When performance reviews get to more delicate matters, it’s important to use specific examples. Instead of saying something like, “Your attitude seems negative at work,” use a specific scenario to illuminate the issue. For example, you could instead say: “A customer you dealt with on August 25th reported that you were dismissive on the phone when they needed help.” Keep the focus on actual facts and details that can help employees improve specific aspects of their performance. These examples will ensure any performance appraisal is clearly understood and will give employees clear goals for the future. Keep track of any notes or feedback for individuals through performance management tools like manager journals, 360-degree feedback, and other ways to solicit peer reviews.

Only 14% of employees say that performance reviews inspire them to do better. As such, it’s critical that any constructive feedback is rooted in fact and presented in a helpful, positive light. These are opportunities for improvements, not moments for reprimand. Additionally, involve the individual in the conversation—when you provide specific examples, slow down, and ask for feedback. Performance reviews should be a space that is productive, fair and creates an engaging two-way conversation.

Performance Review Tip #4:

Provide feedback that is unique and tailored to the individual.

Not everyone communicates the same way. Adapt your evaluation style to the personalities of each employee. For example, highly confident A Players may be more motivated with an important new task or assignment. On the other hand, a new hire or jr staff member could be energized by praise and reassurance. Don’t avoid offering constructive criticism, but balance negative feedback with positive comments. The more you tailor your reviews to the individual, the more understood the team as a whole feels.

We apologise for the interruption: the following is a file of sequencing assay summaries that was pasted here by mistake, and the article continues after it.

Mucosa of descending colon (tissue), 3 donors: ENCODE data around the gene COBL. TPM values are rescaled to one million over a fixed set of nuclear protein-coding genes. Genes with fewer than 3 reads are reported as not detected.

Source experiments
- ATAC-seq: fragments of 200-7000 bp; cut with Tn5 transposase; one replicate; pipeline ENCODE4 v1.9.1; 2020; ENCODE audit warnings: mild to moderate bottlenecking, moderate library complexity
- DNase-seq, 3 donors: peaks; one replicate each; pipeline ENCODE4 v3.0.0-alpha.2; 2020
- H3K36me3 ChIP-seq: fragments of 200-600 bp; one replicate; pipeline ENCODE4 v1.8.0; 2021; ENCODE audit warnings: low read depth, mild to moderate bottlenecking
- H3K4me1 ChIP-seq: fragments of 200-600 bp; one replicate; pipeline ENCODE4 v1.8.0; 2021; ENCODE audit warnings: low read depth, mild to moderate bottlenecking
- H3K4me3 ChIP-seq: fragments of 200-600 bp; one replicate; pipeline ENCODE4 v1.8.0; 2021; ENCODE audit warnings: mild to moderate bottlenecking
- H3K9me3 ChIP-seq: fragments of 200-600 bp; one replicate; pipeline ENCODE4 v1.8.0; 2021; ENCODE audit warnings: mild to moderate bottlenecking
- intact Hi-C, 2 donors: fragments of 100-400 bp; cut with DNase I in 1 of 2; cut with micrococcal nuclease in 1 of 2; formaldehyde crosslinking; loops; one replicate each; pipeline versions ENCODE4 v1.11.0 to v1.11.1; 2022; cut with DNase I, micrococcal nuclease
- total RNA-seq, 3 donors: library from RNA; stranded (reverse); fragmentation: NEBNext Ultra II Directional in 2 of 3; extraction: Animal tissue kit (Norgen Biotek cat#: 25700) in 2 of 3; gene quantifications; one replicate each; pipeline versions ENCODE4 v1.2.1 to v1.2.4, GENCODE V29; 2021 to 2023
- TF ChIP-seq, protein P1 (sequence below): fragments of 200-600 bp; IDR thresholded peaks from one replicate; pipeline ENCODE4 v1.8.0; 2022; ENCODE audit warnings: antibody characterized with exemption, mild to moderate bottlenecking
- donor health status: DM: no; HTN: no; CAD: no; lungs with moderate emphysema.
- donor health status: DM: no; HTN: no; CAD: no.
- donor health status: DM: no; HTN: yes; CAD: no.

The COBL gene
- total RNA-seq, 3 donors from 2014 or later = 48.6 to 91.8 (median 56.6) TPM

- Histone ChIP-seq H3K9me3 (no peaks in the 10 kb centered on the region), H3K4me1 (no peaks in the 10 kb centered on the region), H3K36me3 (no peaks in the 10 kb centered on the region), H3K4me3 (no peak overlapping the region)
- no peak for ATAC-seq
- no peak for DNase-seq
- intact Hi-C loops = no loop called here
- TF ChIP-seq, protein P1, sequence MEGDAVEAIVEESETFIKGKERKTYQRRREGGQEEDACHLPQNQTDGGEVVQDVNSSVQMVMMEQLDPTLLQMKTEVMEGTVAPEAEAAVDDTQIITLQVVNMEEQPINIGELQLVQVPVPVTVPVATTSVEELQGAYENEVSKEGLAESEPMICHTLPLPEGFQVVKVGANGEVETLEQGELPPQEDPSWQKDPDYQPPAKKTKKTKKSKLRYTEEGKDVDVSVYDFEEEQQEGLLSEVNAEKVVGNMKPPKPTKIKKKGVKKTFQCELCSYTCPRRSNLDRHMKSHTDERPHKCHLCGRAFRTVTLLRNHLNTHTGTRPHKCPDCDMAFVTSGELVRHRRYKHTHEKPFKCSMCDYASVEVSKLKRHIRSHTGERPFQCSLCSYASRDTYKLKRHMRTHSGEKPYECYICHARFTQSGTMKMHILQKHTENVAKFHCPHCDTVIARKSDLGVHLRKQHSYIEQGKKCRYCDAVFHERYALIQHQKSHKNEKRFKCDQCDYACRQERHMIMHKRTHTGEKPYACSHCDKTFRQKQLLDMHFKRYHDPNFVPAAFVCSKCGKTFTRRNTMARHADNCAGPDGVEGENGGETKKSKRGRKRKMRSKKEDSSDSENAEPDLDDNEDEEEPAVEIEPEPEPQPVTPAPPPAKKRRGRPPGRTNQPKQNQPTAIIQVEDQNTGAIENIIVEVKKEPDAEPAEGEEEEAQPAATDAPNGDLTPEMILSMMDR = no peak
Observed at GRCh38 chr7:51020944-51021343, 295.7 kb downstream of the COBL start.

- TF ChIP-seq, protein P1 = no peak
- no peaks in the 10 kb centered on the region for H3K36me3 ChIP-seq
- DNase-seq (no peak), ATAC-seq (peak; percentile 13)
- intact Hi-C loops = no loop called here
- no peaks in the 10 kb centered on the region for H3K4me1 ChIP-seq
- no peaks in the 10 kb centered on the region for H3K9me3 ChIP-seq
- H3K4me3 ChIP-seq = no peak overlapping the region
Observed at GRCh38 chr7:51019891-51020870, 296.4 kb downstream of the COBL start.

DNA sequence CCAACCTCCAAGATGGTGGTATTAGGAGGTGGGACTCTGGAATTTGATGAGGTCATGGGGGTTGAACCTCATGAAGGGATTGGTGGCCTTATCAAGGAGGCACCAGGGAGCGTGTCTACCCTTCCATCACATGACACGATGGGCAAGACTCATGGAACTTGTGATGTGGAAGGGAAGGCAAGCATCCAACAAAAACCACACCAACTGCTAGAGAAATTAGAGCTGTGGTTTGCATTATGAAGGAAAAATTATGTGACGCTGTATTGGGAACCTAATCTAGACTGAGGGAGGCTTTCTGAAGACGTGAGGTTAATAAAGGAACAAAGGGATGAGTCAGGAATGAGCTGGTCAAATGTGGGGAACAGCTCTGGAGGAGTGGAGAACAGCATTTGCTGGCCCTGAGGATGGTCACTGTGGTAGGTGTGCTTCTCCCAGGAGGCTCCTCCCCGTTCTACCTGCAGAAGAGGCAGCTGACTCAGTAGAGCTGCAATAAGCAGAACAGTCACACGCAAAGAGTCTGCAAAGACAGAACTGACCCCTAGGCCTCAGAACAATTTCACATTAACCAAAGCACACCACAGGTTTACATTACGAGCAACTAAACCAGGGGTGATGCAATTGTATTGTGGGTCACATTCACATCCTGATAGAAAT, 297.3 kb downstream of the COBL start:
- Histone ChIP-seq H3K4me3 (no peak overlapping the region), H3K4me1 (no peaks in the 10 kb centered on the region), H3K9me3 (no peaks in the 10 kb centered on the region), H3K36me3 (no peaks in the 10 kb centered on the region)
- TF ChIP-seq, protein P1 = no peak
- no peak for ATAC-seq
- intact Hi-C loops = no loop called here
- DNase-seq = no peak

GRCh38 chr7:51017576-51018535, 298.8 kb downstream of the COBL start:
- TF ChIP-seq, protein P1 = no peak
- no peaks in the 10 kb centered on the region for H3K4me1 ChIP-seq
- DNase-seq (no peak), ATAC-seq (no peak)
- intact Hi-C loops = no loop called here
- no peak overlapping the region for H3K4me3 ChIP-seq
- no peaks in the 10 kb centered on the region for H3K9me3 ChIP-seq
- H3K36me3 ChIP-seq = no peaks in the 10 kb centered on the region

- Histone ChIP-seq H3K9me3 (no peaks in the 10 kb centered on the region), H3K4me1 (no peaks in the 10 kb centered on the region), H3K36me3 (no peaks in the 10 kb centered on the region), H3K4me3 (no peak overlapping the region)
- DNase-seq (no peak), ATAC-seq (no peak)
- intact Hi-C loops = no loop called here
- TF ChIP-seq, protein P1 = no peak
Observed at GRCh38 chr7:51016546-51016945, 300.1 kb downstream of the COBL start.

Performance Review Tip #5:

Find and offer concrete solutions.

Performance appraisals are intended to reward strong performance and address problems as they arise. With this in mind, be receptive to doing whatever’s necessary to help employees improve. For example, if a salesperson needs to strengthen their soft selling skills, explore the internal mentoring options or additional training opportunities available to them. Simply telling an employee that an improvement needs to be made does not necessarily mean performance will get better, especially if no path to improvement is illuminated for them.

In such situations, speak with team members to facilitate any training, development, or mentorship that’s necessary so that everyone involved is clear on the expectations and no one feels stretched thin or out of their element. Remember that performance reviews are more than a manager talking and an employee listening, it’s an opportunity to find real and relevant opportunities and pathways to growth. Really tap into the needs, concerns, and aspirations of your team and take these findings as opportunities to develop and retain A-Players within your organization.

Although employee evaluations can often seem daunting, the amount of time and effort invested in the process will pay off in the form of improved performance, stronger relationships with team members, and a clearer view of your company.

This article was originally published on the ClearCompany blog.